8. 'Most gardeners propagate sagos from offsets from the mother plant, but you can sow fertilized seeds.'
A sloping ledge in a wall or other feature where the thickness of the part above is diminished.
  1. 'You can also specify part wall thickness or clearance offset.'
A bend in a pipe to carry it past an obstacle.
  1. 'This will allow for the offset of the venting elbow.'
A method of printing in which ink is transferred from a plate or stone to a uniform rubber surface and from that to the paper.
  1. as modifier 'offset printing'
  2. 'One notable exception to the norm is an offset litho print of Mandela, dated 1989.'
  3. 'It is within that context that we should see this group of about one hundred offset lithographs published in 1970 and 1971.'
  4. '‘It is one of the most heated debates in the print world: offset vs. direct lithography,’ said Creyts.'
  5. 'They are printed by offset and are sold by open subscription.'

verb

Counteract (something) by having an equal and opposite force or effect.
  1. 'his unfortunate appearance was offset by a compelling personality'
  2. 'Economics teaches us that lower margins are not necessarily bad and can be offset when a market is growing rapidly.'
  3. 'Designing in the shade garden offers many challenges, but the wide palette of material that is available offsets this.'
  4. 'In some instances, any tendency to increase prices may be more than offset by efficiencies resulting from a merger.'
  5. 'The key question is whether wages will continue to grow fast enough to offset rising energy prices.'
  6. 'Initially they will accelerate, but they will soon reach a constant terminal velocity when the air resistance around them offsets their downward acceleration.'
  7. 'With job losses in manufacturing and agriculture offset by job gains in construction, unemployment has remained low.'
  8. 'Previously, acute staff shortages had been partially offset by large amounts of overtime.'
  9. 'Improved nutrition in some countries is being more than offset by a decline in others.'
  10. 'The decline in the primary sector was to an extent offset by the growth in production in the secondary sector.'
  11. 'So world markets tend to move in tandem, and foreign investment, especially index investing, offsets domestic risk less than it once did.'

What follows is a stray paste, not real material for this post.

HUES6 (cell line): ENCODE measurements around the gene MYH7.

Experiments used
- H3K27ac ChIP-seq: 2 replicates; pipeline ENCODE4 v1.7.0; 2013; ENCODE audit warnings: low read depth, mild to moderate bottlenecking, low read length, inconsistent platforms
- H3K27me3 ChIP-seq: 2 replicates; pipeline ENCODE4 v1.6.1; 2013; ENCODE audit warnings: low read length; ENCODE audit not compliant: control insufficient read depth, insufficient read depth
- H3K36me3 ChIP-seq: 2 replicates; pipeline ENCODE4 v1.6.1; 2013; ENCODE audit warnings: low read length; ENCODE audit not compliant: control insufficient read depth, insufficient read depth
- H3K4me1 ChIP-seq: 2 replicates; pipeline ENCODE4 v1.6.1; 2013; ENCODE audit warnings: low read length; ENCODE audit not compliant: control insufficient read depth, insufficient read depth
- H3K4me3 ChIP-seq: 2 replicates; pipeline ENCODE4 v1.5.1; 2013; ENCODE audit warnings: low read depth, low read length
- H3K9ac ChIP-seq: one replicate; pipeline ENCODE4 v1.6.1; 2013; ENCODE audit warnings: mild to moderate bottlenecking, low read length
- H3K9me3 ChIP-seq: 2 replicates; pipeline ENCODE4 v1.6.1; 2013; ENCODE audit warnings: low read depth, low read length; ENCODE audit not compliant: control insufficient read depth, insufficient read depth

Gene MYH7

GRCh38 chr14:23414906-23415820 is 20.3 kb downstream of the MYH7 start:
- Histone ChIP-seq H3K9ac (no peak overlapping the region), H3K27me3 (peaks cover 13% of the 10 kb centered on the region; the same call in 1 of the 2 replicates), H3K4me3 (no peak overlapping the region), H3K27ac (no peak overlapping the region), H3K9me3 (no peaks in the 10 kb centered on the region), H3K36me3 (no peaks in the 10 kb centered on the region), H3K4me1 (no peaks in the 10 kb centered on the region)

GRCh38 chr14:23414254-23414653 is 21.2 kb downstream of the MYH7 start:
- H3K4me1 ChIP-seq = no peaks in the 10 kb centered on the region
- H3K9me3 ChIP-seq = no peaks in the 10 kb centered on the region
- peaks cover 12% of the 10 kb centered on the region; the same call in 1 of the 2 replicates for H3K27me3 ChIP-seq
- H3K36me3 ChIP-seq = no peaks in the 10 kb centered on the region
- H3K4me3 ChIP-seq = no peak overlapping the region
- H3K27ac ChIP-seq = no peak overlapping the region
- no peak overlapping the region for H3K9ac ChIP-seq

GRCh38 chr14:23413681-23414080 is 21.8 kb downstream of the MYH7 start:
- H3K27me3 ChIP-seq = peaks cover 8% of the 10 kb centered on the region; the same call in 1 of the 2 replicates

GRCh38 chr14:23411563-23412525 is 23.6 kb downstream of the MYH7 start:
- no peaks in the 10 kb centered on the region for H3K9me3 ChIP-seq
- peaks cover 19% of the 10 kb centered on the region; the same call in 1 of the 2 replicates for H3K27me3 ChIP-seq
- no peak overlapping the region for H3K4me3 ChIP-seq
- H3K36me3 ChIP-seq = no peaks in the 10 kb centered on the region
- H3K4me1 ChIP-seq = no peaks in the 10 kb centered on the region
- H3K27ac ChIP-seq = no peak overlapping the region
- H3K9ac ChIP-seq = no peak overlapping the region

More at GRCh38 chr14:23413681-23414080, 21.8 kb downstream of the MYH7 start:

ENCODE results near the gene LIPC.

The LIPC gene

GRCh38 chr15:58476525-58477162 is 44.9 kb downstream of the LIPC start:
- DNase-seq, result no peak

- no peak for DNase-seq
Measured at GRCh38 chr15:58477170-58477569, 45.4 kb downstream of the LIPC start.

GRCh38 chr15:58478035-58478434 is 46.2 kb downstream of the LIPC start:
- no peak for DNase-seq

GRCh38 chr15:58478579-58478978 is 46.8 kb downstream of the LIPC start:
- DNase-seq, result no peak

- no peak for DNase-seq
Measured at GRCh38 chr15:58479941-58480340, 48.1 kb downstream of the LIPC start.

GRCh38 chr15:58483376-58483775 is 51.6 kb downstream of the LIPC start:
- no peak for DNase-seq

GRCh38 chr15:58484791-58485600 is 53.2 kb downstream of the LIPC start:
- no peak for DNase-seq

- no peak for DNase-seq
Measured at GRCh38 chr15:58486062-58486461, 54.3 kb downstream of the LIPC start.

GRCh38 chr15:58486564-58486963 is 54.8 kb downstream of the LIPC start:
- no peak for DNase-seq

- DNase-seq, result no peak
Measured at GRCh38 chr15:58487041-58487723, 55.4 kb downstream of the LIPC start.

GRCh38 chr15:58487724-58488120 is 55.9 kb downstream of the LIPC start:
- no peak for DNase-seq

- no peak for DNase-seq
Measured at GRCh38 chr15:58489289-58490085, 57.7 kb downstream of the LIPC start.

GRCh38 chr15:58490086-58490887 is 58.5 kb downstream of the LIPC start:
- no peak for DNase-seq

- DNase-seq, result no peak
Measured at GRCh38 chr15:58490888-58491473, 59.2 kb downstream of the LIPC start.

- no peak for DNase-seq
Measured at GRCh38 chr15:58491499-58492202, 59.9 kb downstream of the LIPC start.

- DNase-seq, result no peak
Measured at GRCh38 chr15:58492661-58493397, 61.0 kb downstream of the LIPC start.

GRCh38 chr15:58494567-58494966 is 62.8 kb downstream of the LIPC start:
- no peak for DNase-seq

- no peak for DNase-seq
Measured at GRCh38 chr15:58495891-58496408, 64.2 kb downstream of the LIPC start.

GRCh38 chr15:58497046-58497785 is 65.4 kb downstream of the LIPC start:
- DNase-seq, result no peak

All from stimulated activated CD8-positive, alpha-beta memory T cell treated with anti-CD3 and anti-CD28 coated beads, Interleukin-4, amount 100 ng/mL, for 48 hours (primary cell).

Place out of line.
  1. 'Lay out the pieces offset like bricks, in three rows of four rectangles.'
  2. 'Jonas asked curiously as he guided me towards a classroom, a little offset from the main hallway.'
  3. 'The lens-fiber assembly includes a casing having a first hole and a second hole offset from the first hole.'
  4. 'Climbing the stairs to the upper room you are confronted with The Great Outdoors, a painting with a brave composition of a figure offset to one side of an infinite blue sky.'
  5. 'The pivotable attachment of the cylinder may be horizontally and vertically offset from a pivot connection of the scissors lift.'
  6. 'Beams spanning the roof to shoring towers on either side were located slightly offset from roof arches, which align with skylight mullions.'
(of ink or a freshly printed page) transfer an impression to the next leaf or sheet.

    More definitions

    1. something that counterbalances, counteracts, or compensates for something else; compensating equivalent.

    2. the start, beginning, or outset.

    3. a short lateral shoot by which certain plants are propagated.

    4. an offshoot or branch of a specific population or family.

    5. any offshoot; branch.

    6. Also called offset printing, offset lithography. Lithography. a process in which a lithographic stone or metal or paper plate is used to make an inked impression on a rubber blanket that tran

    More examples(as adjective)

    "factors can be offsetting."

    "cuts can be offsetting."

    "weaknesses can be offsetting."

    "costs can be offsetting."

    "losses can be offsetting."

    More examples++

    Origin

    (offset)